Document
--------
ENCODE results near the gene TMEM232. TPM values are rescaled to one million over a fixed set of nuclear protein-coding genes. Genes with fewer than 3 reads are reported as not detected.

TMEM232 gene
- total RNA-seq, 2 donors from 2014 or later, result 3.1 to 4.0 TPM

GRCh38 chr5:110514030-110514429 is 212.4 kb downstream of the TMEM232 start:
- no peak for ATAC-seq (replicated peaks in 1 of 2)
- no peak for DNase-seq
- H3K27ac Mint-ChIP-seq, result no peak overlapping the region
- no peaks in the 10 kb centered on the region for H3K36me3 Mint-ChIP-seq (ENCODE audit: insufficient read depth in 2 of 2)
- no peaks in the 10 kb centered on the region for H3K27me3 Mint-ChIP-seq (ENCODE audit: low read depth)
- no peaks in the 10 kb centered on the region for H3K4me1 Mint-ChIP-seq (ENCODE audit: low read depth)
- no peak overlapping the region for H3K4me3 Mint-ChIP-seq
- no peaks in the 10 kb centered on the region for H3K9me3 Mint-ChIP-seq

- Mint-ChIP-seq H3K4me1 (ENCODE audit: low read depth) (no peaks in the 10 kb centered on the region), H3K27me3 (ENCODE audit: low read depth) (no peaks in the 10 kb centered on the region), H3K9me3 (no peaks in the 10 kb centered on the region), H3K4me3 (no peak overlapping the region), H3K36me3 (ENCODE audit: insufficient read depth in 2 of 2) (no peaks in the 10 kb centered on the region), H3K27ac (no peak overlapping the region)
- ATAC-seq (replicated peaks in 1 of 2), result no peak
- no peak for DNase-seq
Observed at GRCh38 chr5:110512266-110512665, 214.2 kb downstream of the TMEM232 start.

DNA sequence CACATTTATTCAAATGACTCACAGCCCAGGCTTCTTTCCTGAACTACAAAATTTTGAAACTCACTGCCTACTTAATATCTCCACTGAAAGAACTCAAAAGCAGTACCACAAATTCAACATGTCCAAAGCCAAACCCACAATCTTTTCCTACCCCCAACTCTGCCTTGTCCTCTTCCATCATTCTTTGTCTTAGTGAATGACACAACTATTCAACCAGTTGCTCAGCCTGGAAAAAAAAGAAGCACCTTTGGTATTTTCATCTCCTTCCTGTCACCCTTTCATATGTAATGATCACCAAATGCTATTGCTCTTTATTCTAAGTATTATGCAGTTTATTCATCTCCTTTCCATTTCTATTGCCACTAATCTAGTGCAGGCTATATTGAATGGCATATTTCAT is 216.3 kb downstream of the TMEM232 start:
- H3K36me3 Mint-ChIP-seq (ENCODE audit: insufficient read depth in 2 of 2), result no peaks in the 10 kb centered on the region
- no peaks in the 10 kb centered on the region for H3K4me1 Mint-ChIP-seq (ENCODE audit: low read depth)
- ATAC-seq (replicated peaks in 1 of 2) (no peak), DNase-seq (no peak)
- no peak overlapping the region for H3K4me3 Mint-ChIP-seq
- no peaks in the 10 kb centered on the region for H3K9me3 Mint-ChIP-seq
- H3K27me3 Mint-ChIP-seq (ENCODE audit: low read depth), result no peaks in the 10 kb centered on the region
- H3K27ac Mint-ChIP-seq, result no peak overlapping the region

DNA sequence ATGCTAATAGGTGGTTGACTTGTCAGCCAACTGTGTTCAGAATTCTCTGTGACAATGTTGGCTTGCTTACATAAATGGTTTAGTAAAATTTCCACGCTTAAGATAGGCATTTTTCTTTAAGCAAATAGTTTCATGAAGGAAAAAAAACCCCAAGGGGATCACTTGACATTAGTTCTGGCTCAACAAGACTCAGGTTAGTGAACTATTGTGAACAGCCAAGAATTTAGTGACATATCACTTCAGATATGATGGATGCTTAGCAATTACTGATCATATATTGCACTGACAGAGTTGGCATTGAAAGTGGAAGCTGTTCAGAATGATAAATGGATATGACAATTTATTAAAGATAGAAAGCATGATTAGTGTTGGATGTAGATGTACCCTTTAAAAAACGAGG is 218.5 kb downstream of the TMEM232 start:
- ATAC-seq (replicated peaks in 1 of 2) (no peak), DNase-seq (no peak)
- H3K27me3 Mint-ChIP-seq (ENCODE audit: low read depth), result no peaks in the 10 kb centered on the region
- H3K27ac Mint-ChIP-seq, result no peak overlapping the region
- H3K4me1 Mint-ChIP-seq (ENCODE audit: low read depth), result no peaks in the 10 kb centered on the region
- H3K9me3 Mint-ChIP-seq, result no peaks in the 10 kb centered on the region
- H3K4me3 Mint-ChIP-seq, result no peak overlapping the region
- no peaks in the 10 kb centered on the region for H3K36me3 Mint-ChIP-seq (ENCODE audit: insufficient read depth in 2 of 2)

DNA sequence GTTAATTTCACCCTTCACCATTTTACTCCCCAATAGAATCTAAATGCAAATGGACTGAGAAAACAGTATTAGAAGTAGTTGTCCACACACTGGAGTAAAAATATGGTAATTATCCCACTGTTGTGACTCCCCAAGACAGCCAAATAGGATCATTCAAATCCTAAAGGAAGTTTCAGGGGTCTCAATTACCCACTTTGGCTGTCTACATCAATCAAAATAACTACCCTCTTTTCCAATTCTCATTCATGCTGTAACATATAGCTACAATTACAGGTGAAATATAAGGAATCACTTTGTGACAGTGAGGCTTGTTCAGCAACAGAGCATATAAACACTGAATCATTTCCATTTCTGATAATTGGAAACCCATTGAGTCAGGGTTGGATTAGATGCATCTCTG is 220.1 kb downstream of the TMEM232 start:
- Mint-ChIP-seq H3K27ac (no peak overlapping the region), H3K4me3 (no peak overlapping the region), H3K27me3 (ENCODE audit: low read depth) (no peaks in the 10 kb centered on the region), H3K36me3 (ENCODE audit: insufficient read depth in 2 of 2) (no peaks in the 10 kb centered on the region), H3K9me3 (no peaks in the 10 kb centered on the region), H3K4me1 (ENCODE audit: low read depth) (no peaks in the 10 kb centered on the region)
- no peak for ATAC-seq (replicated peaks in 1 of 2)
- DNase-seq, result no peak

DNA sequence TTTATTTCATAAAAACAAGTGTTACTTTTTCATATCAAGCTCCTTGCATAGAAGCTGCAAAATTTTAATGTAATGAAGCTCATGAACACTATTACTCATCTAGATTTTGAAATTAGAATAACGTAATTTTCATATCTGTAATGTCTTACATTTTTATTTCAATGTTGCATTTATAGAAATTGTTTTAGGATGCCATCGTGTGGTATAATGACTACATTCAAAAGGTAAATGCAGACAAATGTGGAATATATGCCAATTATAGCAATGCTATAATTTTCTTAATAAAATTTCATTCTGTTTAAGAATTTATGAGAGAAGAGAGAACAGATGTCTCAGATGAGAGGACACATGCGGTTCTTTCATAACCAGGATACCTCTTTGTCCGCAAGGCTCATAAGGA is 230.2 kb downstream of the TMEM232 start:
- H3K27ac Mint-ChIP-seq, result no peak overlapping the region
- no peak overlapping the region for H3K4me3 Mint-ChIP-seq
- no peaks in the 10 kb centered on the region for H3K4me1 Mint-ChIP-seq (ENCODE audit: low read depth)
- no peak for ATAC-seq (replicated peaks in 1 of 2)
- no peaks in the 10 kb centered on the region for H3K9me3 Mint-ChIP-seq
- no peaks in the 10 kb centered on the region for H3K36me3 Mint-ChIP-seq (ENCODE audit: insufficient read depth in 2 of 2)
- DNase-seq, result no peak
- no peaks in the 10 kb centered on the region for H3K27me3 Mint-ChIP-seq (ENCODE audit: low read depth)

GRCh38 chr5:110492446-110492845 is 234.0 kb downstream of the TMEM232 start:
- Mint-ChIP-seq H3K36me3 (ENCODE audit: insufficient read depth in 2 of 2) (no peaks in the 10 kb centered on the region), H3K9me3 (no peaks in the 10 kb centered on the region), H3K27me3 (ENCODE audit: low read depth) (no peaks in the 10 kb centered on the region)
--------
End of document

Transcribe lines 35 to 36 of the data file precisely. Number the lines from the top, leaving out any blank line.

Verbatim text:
- no peak for ATAC-seq (replicated peaks in 1 of 2)
- DNase-seq, result no peak